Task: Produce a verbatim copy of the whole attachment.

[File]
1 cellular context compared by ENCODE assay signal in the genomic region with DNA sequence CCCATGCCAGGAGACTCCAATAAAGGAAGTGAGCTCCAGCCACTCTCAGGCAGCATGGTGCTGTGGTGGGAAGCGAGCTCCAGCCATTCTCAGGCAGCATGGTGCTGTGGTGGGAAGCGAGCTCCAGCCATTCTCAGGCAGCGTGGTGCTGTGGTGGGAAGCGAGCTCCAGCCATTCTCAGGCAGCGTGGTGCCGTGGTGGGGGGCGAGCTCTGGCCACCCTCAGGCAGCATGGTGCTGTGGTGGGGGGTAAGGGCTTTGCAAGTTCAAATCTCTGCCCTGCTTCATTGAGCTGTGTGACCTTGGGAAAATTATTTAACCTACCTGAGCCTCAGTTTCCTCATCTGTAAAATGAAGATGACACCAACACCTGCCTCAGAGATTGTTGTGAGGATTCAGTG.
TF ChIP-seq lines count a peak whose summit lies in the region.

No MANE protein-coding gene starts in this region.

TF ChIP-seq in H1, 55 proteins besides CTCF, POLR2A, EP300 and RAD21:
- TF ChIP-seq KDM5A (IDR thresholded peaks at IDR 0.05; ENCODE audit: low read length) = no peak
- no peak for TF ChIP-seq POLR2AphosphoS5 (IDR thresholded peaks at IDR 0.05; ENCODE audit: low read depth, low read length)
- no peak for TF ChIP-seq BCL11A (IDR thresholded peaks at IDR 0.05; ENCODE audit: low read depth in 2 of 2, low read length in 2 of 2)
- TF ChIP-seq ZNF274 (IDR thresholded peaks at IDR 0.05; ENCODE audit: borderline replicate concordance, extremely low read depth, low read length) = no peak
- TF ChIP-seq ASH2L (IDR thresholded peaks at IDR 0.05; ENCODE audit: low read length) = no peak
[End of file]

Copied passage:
1 cellular context compared by ENCODE assay signal in the genomic region with DNA sequence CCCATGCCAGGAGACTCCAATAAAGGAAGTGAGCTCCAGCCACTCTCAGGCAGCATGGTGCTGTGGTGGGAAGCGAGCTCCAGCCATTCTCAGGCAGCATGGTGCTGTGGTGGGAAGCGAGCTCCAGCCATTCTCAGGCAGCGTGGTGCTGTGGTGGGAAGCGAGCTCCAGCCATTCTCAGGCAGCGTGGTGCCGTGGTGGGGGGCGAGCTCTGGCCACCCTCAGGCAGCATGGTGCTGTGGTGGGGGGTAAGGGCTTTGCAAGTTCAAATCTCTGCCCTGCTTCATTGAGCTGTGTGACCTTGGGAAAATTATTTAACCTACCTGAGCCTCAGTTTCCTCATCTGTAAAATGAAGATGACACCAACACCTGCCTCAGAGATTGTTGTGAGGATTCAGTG.
TF ChIP-seq lines count a peak whose summit lies in the region.

No MANE protein-coding gene starts in this region.

TF ChIP-seq in H1, 55 proteins besides CTCF, POLR2A, EP300 and RAD21:
- TF ChIP-seq KDM5A (IDR thresholded peaks at IDR 0.05; ENCODE audit: low read length) = no peak
- no peak for TF ChIP-seq POLR2AphosphoS5 (IDR thresholded peaks at IDR 0.05; ENCODE audit: low read depth, low read length)
- no peak for TF ChIP-seq BCL11A (IDR thresholded peaks at IDR 0.05; ENCODE audit: low read depth in 2 of 2, low read length in 2 of 2)
- TF ChIP-seq ZNF274 (IDR thresholded peaks at IDR 0.05; ENCODE audit: borderline replicate concordance, extremely low read depth, low read length) = no peak
- TF ChIP-seq ASH2L (IDR thresholded peaks at IDR 0.05; ENCODE audit: low read length) = no peak